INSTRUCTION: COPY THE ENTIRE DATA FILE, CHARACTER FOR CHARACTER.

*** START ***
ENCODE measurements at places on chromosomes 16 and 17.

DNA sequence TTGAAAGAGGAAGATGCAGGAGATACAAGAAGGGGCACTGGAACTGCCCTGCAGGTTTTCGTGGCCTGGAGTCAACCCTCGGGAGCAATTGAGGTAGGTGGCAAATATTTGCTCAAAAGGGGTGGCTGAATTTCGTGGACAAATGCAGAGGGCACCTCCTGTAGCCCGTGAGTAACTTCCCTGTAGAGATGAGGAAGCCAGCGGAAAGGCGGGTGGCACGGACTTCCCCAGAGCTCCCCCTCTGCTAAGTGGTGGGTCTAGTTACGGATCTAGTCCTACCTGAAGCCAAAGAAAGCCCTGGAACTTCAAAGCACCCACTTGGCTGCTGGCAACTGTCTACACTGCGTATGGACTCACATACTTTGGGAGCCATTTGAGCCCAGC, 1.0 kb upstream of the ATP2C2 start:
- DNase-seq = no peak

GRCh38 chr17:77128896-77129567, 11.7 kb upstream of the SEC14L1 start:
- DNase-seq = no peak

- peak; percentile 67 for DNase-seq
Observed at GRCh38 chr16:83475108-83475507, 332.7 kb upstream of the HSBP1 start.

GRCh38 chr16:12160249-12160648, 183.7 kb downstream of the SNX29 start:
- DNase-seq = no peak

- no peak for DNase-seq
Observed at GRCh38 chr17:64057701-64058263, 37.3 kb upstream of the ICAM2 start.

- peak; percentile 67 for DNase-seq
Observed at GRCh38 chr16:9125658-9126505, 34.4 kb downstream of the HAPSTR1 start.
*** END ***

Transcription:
ENCODE measurements at places on chromosomes 16 and 17.

DNA sequence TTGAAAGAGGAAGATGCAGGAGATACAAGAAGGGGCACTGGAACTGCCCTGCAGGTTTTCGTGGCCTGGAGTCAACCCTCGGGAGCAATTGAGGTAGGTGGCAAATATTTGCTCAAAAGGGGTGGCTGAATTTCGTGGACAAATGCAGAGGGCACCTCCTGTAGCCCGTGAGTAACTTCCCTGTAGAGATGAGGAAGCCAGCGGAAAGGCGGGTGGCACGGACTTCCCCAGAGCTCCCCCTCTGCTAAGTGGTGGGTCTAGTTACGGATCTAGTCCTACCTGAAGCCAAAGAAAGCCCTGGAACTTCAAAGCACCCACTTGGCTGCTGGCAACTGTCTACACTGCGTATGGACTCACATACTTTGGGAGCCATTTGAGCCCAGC, 1.0 kb upstream of the ATP2C2 start:
- DNase-seq = no peak

GRCh38 chr17:77128896-77129567, 11.7 kb upstream of the SEC14L1 start:
- DNase-seq = no peak

- peak; percentile 67 for DNase-seq
Observed at GRCh38 chr16:83475108-83475507, 332.7 kb upstream of the HSBP1 start.

GRCh38 chr16:12160249-12160648, 183.7 kb downstream of the SNX29 start:
- DNase-seq = no peak

- no peak for DNase-seq
Observed at GRCh38 chr17:64057701-64058263, 37.3 kb upstream of the ICAM2 start.

- peak; percentile 67 for DNase-seq
Observed at GRCh38 chr16:9125658-9126505, 34.4 kb downstream of the HAPSTR1 start.